To read the mainstream press, you’d think that the U.S. economy—especially the economy from the standpoint of workers—is on the mend.
The New York Times is a good example:
The American economy gained 1.8 million jobs last month, even as the coronavirus surged in many parts of the country and newly reintroduced restrictions caused some businesses to close for a second time.
And, it’s true, both the official (U-3) unemployment rate (the orange line in the chart) and the more inclusive (U-6) rate (the green line) have fallen since April. But, at 10.2 and 16.5 percent, respectively, they’re still at or just below what they were during the worst period of the Second Great Depression.
Moreover the percentage of American workers who have been unemployed for 15 weeks or more is on the rise—and can be expected to continue to grow in the months ahead.
The massive Reserve Army of unemployed, long-term unemployed, discouraged, and underemployed workers is serving to discipline and punish workers, both those who have managed to keep their jobs and those who have lost them.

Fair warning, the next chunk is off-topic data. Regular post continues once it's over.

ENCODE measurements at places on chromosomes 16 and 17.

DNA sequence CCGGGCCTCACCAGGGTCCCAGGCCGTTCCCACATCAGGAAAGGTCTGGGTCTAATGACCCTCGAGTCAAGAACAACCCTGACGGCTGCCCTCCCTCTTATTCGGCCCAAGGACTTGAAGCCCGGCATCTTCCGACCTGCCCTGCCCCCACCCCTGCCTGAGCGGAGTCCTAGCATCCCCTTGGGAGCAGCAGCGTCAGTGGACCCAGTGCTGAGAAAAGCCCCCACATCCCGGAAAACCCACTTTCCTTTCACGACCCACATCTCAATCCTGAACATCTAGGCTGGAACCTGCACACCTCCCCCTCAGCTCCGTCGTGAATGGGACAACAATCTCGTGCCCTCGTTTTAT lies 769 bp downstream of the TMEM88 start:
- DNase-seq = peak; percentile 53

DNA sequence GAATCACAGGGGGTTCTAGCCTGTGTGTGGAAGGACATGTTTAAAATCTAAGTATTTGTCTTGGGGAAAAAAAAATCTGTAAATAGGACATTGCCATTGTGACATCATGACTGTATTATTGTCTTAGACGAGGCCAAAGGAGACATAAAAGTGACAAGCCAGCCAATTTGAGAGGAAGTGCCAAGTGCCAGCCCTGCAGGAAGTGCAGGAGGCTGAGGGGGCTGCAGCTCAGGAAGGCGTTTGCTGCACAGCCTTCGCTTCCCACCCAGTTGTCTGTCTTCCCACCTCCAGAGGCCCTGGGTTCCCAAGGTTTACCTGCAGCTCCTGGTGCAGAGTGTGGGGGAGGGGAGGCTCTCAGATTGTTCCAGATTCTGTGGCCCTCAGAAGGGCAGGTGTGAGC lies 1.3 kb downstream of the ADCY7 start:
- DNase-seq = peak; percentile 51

We know this because workers’ pay is going down. At the same time, workers are forced to have the freedom to commute to and labor at their jobs under perilous pandemic conditions, they’re being paid less. According to the Bureau of Labor Statistics, both the average hourly and weekly earnings for production and nonsupervisory workers fell between June and July of this year.*
Meanwhile, now that emergency federal benefits have expired, the unemployed—both continuing cases and newly laid-off workers—will not be receiving the $600-a-week supplement that helped them pay their bills through the spring and early summer.
Instead of raising workers’ wages, to mitigate the effects of the pandemic and to attract them back to work, employers and their political representatives prefer to slash unemployment benefits in order to compel workers to compete for the few jobs that are currently available.
Whichever way you look at it, American workers are the ones who are being forced to shoulder the lion’s share of the costs created by the COVID economic crisis.
*These numbers relate to production employees in mining and logging and manufacturing, construction employees, and nonsupervisory employees in the service-providing industries. These groups account for approximately four-fifths of the total employment on private nonfarm payrolls.